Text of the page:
Tiny plant and animal species raise big questions for conservation biologists

Nearly half of the wildlife species assessed at the most recent meeting of the Committee on the Status of Endangered Wildlife in Canada are small and obscure, with limited ranges. Here’s why they matter.

  • Dec 03, 2019
  • 830 words
  • 4 minutes
Puvirnituq mountain draba Expand Image

A pair of snails that rely on the last remnants of mature forest near Lake Erie. A fish that grows to less than 10 centimetres in length and lives in just one lake near Vancouver. And a globally rare moss that only grows on one square metre of vertical limestone cliff in Haida Gwaii, British Columbia. They’re almost certainly not what comes to mind when most Canadians think of endangered species, yet they’re among a diverse group of small but fascinating plants and animals whose conservation status was assessed at the most recent meeting of the Committee on the Status of Endangered Wildlife in Canada, each with their own story to tell about the importance of biodiversity conservation.

COSEWIC is an independent body of experts from across Canada, many of them volunteers, who meet twice a year to review the latest evidence on wildlife species that are already at risk or may become so. Species are prioritized for assessment based on a range of factors including how much data is available, how threatened they are and whether they’re endemic to Canada. It was just a coincidence that this time, nearly half of the species on the docket were small, obscure species with limited ranges, says COSEWIC chair John Reynolds. But just because they’re small doesn’t mean they’re insignificant.   

Take the slender yoke-moss, which grows on a single square metre of cliff face in Haida Gwaii. It has a far-flung global distribution, but is rare wherever it’s found. Almost nothing is known about how it reproduces or how it spread. It likes open, sunny spots, but trees have begun to grow over its cliff-side perch, allowing shade-loving algae and lichens to invade. It’s almost certainly on its way out, so COSEWIC has assessed it as endangered. That raises interesting questions for conservation biologists, says Reynolds.

“Will the world stop turning if that moss disappears? No, but we lose a really fascinating part of our natural heritage when it goes,” he says. “It also makes me ask, ‘what else might have been overlooked? How many other obscure or inconspicuous plants and animals and insects are out there waiting for us to discover them?’ ”

COSEWIC has no power to protect endangered or threatened species; it can only make assessments, then turn that information over to the federal government, which in turn decides whether or not to enact formal protections under the Species at Risk Act. Regardless, the committee’s semi-annual meetings are an opportunity for its members to raise public awareness about some lesser-known facets of Canada’s biodiversity.  

At last week’s meeting, Jana Vamosi, a professor of plant biodiversity at the University of Calgary and co-chair of COSEWIC’s vascular plants subcommittee, brought forward a newly discovered plant called Puvirnituq mountain draba. Discovered in 2011, the tiny mustard plant grows on just two hills near the Deception River in Nunavik (northern Quebec) that are covered with a bright orange gravel. It may also exist where similar geological conditions are found, such as in Nunavut or northern Newfoundland, but field research in the North is costly and difficult.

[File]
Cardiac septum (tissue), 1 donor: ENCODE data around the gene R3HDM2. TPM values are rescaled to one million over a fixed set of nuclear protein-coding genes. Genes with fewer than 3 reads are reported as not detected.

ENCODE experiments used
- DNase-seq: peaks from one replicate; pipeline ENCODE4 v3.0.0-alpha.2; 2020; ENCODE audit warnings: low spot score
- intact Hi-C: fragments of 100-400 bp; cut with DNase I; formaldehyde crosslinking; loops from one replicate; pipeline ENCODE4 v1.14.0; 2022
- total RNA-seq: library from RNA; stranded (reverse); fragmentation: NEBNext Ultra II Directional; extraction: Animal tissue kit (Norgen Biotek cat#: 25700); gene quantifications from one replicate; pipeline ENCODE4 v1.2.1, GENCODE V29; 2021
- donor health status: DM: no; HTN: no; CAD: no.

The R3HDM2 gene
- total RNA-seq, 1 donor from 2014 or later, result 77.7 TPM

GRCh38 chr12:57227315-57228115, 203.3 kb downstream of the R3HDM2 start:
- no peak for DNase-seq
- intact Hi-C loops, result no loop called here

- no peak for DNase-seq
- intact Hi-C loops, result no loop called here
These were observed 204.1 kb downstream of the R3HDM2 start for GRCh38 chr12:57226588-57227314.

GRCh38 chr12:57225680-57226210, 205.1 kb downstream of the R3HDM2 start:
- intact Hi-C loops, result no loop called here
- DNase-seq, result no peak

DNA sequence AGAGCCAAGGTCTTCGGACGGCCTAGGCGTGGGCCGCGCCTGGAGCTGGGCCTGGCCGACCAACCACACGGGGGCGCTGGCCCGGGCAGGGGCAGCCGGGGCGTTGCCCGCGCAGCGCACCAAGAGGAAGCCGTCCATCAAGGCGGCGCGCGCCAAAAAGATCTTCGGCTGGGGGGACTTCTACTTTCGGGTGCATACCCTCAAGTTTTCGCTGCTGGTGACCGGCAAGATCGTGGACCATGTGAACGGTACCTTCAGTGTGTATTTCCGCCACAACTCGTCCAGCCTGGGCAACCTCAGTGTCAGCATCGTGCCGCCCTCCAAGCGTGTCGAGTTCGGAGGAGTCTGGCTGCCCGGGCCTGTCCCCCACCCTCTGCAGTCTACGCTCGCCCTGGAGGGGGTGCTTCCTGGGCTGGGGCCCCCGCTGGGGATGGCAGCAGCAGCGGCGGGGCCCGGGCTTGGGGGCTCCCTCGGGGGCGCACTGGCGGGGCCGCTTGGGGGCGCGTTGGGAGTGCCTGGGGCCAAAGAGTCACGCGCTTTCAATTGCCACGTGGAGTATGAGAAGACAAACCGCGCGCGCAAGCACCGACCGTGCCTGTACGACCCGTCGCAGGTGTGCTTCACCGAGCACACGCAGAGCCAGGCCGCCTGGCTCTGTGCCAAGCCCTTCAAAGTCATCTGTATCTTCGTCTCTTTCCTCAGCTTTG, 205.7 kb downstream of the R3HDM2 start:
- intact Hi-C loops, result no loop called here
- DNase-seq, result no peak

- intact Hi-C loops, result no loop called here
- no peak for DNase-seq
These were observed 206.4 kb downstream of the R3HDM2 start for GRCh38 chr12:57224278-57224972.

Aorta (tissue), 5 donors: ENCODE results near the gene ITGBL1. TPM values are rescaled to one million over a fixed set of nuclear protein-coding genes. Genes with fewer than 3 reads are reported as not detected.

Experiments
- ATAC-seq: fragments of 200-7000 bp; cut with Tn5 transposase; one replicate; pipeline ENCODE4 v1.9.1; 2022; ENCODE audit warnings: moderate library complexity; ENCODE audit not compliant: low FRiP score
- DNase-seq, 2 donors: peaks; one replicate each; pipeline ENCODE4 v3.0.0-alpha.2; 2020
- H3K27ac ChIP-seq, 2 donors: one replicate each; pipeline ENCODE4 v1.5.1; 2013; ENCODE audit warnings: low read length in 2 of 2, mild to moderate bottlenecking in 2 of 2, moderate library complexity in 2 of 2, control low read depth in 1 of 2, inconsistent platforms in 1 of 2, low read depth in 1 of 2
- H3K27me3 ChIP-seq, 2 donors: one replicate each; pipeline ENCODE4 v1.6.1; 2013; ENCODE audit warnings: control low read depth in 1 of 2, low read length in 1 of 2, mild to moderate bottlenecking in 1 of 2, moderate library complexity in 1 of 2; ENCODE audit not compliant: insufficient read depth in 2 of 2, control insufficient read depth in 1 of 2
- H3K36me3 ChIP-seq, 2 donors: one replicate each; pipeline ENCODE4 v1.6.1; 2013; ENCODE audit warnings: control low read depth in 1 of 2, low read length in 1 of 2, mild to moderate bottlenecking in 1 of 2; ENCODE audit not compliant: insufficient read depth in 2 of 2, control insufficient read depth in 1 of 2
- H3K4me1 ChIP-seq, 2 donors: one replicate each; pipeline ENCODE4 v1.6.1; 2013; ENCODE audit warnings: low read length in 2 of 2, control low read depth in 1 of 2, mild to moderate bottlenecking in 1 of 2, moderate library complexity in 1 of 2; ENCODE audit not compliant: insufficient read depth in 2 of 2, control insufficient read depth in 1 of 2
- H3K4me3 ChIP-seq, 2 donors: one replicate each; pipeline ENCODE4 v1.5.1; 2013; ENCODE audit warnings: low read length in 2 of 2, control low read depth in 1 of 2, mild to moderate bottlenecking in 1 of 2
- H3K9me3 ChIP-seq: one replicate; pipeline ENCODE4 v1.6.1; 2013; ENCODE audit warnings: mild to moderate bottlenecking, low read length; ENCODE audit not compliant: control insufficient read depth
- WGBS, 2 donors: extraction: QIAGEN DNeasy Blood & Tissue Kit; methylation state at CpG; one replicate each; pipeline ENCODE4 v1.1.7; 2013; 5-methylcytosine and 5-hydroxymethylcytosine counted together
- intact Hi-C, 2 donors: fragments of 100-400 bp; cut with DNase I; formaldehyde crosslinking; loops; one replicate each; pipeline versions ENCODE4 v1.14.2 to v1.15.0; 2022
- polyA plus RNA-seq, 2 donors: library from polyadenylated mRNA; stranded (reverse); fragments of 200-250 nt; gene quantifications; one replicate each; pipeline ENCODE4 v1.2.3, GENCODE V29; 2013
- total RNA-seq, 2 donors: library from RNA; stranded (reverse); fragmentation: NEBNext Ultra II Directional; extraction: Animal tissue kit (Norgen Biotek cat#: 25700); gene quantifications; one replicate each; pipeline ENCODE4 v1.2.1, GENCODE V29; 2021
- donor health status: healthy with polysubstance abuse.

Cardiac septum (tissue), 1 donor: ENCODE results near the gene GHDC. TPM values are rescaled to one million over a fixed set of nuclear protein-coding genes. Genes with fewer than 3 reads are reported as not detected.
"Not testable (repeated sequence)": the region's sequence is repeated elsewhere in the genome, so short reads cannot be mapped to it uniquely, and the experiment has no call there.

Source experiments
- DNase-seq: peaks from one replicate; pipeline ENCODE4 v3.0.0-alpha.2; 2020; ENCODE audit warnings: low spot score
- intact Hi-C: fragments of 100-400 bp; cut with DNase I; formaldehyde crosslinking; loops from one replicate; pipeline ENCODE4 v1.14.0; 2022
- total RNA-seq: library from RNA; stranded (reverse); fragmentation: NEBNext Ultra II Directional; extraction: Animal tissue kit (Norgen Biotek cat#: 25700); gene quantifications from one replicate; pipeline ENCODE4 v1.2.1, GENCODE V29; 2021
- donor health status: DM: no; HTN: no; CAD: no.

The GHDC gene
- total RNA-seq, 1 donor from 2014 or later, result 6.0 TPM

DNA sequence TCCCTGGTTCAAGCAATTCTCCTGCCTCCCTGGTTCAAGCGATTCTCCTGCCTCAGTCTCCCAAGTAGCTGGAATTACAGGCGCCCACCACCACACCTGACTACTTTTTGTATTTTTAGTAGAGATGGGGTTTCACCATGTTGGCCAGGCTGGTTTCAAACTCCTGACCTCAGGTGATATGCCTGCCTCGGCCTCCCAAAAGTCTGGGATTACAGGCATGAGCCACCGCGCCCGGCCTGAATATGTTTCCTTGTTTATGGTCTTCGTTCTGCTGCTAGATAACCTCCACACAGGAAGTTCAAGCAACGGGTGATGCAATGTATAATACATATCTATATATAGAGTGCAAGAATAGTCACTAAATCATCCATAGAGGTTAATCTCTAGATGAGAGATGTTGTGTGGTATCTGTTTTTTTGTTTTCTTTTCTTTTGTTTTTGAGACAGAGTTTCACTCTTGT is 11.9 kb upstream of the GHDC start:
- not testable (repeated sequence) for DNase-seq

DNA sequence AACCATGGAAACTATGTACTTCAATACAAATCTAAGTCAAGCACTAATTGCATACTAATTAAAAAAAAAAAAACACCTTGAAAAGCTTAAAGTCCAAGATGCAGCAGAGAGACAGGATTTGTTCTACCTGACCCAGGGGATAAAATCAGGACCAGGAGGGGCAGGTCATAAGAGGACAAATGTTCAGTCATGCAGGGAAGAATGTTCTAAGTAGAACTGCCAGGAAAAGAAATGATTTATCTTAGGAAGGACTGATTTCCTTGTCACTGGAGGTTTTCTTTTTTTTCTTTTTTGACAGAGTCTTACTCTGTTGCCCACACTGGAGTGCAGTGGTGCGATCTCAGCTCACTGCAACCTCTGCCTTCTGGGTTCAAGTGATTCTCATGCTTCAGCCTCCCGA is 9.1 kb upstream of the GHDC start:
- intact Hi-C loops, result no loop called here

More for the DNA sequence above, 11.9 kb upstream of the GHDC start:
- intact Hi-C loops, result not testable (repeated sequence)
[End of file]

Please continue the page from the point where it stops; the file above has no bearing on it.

So far, draba faces few human threats, and may withstand the impacts of climate change thanks to its highly specialized habitat. But because of its limited range, COSEWIC has assessed it as being of Special Concern. That designation can be used to motivate further monitoring and evidence-gathering to determine whether a species is in decline, says Vamosi.

Additionally, for any development project that requires an environmental assessment, developers need to list all at-risk species that might be affected, including Special Concern species. “People wouldn’t be charged with an offence for killing a species or destroying its critical habitat when it comes to Special Concern species, but they do have to acknowledge activities that might affect them,” says Vamosi.

But do species like slender yoke-moss or Puvirnituq mountain draba or the endangered toothed globe and shagreen snails really matter to the bigger picture of wildlife conservation? Both Reynolds and Vamosi say it depends on the value you place on nature.

“When we look deeper into all these species, they do play some role in their respective ecosystems, even if it’s a couple of links away from something we see value in. A particular plant species might feed an insect that feeds a bird that’s important for dispersing fruit, for example,” says Vamosi.  

Then there’s the philosophical argument, which is that species have intrinsic value apart from the ecosystem services they may perform for humans.

“Most people, when they’re kids, tend to be fascinated by nature. Some people never lose that curiosity. The point we’re trying to make [as a committee] is that we have stories to tell about species people have never heard of,” says Reynolds.

Adds Vamosi: “These species share our planet, and they have some agency and right to live their lives free of human intrusion.”

Related: The endangered species hiding in plain sight


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